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VOL. 127 | NO. 84 | Monday, April 30, 2012

Experience Helps Harckum Lead Versant, CSCMP

By Bill Dries

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When supply chain executives from different businesses in Memphis get together, they talk about each other, said Glen Harckum, chairman of the local Council of Supply Chain Management Professionals.


“What we try to do is promote supply chain education,” Harckum said of the group, “so people can see companies best practices and maybe they can take something away from this particular company. How they did it and apply it to their own company?”

Harckum who is vice president of business development at Versant Supply Chain – formerly Katt Worldwide Logistics – began his career in a management training program at Roadway Express right out of college.

The list of businesses on his resume reflects the nature of the industry, in which the company names and job titles change to reflect consolidation and the latest ideas about moving goods.

“I’ve been with brokerage companies such as the Hub Group (Inc.). I’ve been with Penske Logistics,” he said. “I’ve been with homegrown companies and with Mark Seven Transportation that became XL (Express) that is now Mode Transportation. I’ve been with companies like that in various operations, sales and executive level positions throughout my career.”

His time with the CSCMP goes back to the days in the early 1990s when the group was called the Council of Logistics Management.

The group, which meets regularly to discuss industry trends, will hear from Peter Felsenthal, the CEO of Whitmor Inc. of Southaven at its May 24 meeting about the necessity of having a backup or disaster plan.

Whitmor, a home storage and organization products distributor, relocated to Southaven in 2009 after a tornado destroyed its plant in Earle, Ark., so the company has first-hand experience of how vital backup can be.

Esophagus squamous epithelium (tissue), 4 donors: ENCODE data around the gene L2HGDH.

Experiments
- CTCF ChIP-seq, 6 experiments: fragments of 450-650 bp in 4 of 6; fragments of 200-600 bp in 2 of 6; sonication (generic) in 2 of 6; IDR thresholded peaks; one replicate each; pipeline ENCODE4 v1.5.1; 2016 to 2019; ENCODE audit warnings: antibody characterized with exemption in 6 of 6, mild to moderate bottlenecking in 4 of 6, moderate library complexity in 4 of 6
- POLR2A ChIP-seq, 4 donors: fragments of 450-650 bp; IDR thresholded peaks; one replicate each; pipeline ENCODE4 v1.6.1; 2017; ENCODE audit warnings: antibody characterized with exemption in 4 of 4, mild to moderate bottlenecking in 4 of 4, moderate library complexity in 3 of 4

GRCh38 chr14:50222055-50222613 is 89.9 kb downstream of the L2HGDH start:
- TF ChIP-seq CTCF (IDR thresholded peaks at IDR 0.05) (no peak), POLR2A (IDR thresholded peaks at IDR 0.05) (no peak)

“They did not have a disaster-recovery plan. They almost completely folded as a company,” Harckum said. “He’s going to tell the story of what happened to them. But also how they survived as a company by bringing in the right company that can help them through the disaster recovery but also preparing them, should another disaster happen. A lot of companies don’t have disaster recovery plans.”

Felsenthal’s story will be a familiar one to several members of the council including Harckum.

When the company was still known as Katt, Versant Supply Chain’s Hickory Hill facility was heavily damaged in the Super Tuesday tornado of February 2008 that also damaged Sharp Manufacturing Co., Hardy Bottling Co. and other industrial and retail properties in the area.

The companies that were hit rebuilt here because of the city’s location, which has been a driving force in the local economy because of Memphis’ proximity to other markets, transportation assets and temperate weather.

Because of the city’s stature as a logistics hub, Memphis has become a hotbed for firms specializing in supply chain logistics and, more recently, “lean supply chain logistics.”

“We can reach two-thirds of the country overnight by virtue of where we’re geographically located,” Harckum said. “You have so many companies that are either bringing their own operations in or they’re using third-party logistics (3PL) companies to be in an area where they can be quickly responsive to their clients.”

All of those companies see workforce development as a critical priority, ahead of infrastructure improvements like an improved Lamar Avenue corridor or a third bridge spanning the Mississippi River near Memphis.

“Workforce development is just the most critical one,” Harckum said.

But he pointed out that the industry has evolved. While those outside logistics and supply chain management might believe it only involves basic blue-collar labor that can lift or operate basic machinery with little beyond on the job instruction, that is no longer the case.

“The forklifts, there’s a wide range – you’ve got the gas operated, you’ve got the electric ones, you have the computerized ones,” Harckum said. “Somebody that may be loading and unloading trucks – you think that is a basic job. It is a general blue-collar position. But those folks have to know how to run scan guns. That requires training and to have the aptitude to be able to learn that type of technology. That’s where we struggle.”

The council and some of its members individually are now working with the Boys and Girls Club to fund and outfit training programs that could lead to jobs in distribution centers. The support includes funding as well as the machinery for training including forklifts and scan guns.

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